The first two weeks of April we have been discussing personal stakes and ultimate stakes which has led us to what Donald Maas in Writing the Breakout Novel Workbook calls the irrevocable commitment—the moment of no turning back.
Let’s go back to look at Betti on the Highwire by Lisa Railsback. Refugees Betti and George are attending their first 4th of July celebration with their adopted families. Everyone is joyous, relaxed, and having fun at the typical 4th of July celebration, but no one has warned Betti or George about fireworks. Railsback writes:
Maybe the Buckworths, and the rest of the Americans, didn’t know about the BOOMS. All of them were very busy pointing at the sky. “Ooooooo,” they cooed. “Ahhhhhhh! Ohhhhhhh!” Some rose to their feet and a few Melons in the audience were actually clapping.
Auntie Moo said there is no way in America, but sometimes war comes out of nowhere. Sometimes it comes for no good reason at all. A people disaster.
George peeked up from the ground. “Babo?” His eyes were scared and sparkly and wet. We looked at each other and nodded. We didn’t have to say a single word.
I grabbed his hand and we shot up from the blanket and…
We ran like crazy (258).
One does not think of the “irrevocable moment” in the novel as a running away. But for George and Betti (known as Babo in her native country) disaster can strike at any moment. War has come to them—in the form of booms and sky explosions and together they run to safety.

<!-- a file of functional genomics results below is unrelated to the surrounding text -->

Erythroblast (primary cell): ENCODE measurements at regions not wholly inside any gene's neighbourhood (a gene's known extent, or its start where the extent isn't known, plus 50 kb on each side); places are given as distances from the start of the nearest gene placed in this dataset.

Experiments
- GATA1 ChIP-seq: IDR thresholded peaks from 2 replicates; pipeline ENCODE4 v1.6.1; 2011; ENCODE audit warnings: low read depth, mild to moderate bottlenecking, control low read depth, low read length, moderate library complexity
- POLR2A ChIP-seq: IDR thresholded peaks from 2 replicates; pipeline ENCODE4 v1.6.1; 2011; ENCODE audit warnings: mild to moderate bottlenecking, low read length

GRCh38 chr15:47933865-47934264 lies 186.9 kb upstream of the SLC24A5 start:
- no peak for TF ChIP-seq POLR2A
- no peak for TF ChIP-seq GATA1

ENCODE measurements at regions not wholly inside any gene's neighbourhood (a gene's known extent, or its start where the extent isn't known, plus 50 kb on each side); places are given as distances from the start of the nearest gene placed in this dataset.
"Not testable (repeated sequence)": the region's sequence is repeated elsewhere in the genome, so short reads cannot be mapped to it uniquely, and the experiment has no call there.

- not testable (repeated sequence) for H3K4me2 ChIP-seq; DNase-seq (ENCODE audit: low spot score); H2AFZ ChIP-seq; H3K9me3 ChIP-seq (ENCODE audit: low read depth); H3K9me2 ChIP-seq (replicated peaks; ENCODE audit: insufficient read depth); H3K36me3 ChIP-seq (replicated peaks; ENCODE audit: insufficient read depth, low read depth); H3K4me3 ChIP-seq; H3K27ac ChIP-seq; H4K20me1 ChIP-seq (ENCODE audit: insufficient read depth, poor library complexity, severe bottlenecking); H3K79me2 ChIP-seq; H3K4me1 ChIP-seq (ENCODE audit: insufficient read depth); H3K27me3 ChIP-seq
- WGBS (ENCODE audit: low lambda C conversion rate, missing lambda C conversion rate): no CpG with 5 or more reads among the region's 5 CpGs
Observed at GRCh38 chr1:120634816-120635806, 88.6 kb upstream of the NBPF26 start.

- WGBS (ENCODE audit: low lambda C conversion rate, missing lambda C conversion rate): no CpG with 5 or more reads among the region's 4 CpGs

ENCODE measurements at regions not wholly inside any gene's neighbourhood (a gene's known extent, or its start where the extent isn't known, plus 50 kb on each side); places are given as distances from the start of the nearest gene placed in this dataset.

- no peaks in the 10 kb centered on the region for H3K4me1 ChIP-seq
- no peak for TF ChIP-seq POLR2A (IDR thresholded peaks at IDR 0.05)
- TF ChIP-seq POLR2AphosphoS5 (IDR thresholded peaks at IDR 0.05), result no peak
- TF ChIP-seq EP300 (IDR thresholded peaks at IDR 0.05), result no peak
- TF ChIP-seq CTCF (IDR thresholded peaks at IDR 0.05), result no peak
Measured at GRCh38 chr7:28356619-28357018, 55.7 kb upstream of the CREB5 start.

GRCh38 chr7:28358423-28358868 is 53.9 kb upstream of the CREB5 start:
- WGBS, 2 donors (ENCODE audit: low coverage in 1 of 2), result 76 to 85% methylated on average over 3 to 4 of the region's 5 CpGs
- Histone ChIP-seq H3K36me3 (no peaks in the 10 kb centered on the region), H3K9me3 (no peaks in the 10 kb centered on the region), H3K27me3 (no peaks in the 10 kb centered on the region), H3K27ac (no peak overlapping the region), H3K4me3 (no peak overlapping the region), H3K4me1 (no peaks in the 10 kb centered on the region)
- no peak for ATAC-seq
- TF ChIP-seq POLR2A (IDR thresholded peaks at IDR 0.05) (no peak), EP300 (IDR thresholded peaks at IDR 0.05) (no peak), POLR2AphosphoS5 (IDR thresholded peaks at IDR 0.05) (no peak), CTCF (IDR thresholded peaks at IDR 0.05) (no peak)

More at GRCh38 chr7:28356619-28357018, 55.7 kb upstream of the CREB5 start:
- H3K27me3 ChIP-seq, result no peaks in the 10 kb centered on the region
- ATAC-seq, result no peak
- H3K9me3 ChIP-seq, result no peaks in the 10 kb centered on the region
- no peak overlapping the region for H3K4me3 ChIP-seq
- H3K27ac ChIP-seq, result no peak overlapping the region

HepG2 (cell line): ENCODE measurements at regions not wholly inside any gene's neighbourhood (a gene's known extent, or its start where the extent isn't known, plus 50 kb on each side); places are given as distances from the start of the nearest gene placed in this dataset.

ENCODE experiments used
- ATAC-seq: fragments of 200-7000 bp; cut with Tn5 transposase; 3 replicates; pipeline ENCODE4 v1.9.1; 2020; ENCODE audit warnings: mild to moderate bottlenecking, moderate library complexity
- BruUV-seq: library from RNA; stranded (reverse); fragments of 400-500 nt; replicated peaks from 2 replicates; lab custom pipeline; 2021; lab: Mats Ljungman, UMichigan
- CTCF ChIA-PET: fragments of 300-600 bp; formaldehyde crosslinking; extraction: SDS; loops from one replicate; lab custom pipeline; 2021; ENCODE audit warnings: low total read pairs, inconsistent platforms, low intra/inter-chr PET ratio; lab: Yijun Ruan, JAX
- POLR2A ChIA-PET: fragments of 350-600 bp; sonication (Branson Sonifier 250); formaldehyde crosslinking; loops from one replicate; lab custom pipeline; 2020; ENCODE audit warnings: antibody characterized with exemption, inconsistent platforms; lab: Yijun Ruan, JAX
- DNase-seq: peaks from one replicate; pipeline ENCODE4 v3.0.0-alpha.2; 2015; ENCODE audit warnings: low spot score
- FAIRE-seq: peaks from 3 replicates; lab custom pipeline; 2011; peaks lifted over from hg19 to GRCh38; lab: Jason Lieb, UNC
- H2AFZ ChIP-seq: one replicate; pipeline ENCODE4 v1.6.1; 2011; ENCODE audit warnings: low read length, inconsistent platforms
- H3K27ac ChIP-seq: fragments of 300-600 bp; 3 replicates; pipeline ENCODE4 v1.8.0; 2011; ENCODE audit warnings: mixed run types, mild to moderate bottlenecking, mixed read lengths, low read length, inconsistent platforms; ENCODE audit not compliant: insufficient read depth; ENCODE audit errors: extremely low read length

This works and works well not just because of the juxtaposition of what the child reader knows about the 4th of July but because of the juxtaposition of what usually happens near the climax—the main character charging ahead. Here when Betti and George retreat, their adopted families know in a very different way than they have known before of the internal scars and survival skills Betti and George have. Also, this irrevocable moment, Betti and George hiding in a port-a-potty on the 4th is followed by another. Once hidden will Betti and George come out? Will they try to save their adopted families? Will they learn that not all men with black boots are soldiers? One reads on to find out.
Where and when is your main character’s irrevocable moment? Is it expected by the reader? Is it the opposite of what the reader thinks will happen? Why or why not?